Oh, no. I’m at the loser table.
That’s what I thought as I walked into the large room for our summer intern lunch. I sat at my assigned table with the other female bioengineering summer interns and the one female manager, while looking around enviously as the male interns with whom I worked sat elsewhere with the men. Every woman who works in a male-dominated field wants to sit at the table with the highest level leadership, and we know, just as everybody else does, that that table is full of men. If we’re lucky enough and good enough, we aspire to be the one woman sitting with them.
I don’t believe that the decision was malicious. I’m sure the company was trying its best to encourage and mentor women in engineering by pairing them with their female managers. But I’m not sure the female manager at our table didn’t have the same thought I did. I’m sure she had worked very hard to climb the corporate ladder, and here she was, at this event, reminded that the main way she was seen by her colleagues and the company was as a woman.
During my pulmonary/critical-care fellowship, a dean of a prominent medical school came to visit and lecture. The senior faculty member who had invited her scheduled time for her to meet us, the fellows and the junior faculty. Many of those who came were women. The dean, a very accomplished researcher, physician and administrator, sat at the conference table with us and asked us questions about our research. We stumbled uncomfortably for a while until one of the female junior attendings said, “I think we all have different research interests, but what I was really hoping to ask you about today was how you managed your work-life balance.”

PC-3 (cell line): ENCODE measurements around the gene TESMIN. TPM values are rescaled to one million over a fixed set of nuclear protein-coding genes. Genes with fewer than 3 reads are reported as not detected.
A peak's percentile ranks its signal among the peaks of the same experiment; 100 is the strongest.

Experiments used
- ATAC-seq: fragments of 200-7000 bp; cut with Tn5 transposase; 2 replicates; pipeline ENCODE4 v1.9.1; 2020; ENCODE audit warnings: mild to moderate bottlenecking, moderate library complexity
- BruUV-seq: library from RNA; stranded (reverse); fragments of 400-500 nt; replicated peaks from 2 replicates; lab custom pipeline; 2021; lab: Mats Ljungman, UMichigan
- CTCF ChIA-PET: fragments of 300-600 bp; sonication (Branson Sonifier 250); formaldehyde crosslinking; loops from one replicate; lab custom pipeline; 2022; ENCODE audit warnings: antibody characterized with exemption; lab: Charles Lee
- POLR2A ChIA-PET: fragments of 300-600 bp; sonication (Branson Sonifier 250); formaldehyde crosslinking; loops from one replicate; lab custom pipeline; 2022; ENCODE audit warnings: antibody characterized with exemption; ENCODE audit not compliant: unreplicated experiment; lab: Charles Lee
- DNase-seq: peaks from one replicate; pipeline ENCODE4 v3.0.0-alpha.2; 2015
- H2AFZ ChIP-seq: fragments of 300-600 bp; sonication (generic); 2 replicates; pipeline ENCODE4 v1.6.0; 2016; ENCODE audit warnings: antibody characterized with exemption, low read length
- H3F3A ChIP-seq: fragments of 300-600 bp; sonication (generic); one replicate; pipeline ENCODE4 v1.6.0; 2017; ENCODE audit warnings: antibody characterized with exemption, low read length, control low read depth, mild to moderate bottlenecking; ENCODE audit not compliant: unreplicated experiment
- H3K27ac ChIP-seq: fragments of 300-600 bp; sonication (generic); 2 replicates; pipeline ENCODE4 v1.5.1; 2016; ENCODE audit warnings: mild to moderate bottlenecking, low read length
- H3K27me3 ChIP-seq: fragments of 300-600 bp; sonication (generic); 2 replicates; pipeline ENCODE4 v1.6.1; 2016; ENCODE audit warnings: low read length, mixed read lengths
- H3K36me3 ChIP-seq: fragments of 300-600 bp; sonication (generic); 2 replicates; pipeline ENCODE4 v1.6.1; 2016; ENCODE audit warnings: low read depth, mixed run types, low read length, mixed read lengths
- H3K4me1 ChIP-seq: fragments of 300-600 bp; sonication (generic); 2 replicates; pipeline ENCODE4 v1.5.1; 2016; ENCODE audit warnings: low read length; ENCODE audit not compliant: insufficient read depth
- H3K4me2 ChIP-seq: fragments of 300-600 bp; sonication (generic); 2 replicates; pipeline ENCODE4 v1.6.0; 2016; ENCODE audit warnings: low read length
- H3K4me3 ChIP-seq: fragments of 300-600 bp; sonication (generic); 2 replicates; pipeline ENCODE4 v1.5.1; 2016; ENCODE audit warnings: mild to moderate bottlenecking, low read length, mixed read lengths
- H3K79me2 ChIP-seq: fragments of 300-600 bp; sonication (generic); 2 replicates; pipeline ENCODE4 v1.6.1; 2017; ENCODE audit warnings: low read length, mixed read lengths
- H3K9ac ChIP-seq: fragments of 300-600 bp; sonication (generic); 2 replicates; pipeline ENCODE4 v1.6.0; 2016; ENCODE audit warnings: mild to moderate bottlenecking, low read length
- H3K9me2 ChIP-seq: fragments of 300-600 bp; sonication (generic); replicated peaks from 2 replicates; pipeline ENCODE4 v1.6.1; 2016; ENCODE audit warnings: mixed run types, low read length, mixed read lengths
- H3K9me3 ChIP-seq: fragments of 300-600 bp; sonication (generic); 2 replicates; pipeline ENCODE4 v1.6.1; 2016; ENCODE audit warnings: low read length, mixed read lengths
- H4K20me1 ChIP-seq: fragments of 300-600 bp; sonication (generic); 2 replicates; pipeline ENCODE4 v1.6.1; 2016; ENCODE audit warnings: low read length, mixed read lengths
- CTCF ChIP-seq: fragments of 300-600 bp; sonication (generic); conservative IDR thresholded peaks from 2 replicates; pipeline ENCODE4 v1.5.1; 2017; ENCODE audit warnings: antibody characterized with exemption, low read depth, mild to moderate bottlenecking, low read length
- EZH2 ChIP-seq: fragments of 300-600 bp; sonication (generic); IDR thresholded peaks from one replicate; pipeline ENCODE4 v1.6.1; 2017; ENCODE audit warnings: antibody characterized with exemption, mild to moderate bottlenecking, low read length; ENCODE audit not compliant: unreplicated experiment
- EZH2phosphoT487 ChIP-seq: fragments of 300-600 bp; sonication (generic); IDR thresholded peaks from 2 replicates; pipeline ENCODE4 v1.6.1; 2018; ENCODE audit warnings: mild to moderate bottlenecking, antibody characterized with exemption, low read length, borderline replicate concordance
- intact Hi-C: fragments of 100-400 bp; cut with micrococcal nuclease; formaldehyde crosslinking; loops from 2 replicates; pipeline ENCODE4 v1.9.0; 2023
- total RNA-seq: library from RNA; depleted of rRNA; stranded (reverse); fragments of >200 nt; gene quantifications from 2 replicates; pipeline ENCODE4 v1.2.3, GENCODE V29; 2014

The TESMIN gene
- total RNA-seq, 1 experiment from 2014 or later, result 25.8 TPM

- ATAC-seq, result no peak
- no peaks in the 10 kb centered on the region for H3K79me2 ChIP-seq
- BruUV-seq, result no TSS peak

Suddenly, we were full of questions – questions about how her career developed, how she had managed to raise her sons, who had taken care of them when they were little, how she picked her jobs and advanced. She was thoughtful in her answers and informative. She had had great mentorship, a wonderful network of scientists to collaborate with. She even left us with an inspiring statement, ”If you work hard in clinical medicine, you can help the people you see. But if you succeed in research, you can change medicine for a generation of patients.”
I walked out elated, and accompanied her down the hall to the elevators, where the senior attending was waiting. On the way, I had more questions – what did her husband do for a living? (She was divorced.) Was it hard to take care of everything herself? (He wasn’t much help in those departments even when he was around.)
“How did it go?” my attending asked her.
“I tried to find out about their research,” the Dean answered, “but they wanted to talk about the mommy questions.” She sounded resigned and disappointed. I suddenly realized that our meeting, this mentorship session, in some ways exemplified the sexism she still faces, even at her high pinnacle of success. That she worked very hard to achieve what few have in clinical medicine, in basic science and research, in administration, and in running a medical school, but in the end, all these accomplishments are viewed through the narrow lens of, “Wow, you’re a woman! How did you do that?’
Image source: National Cancer institute via Wikimedia Commons.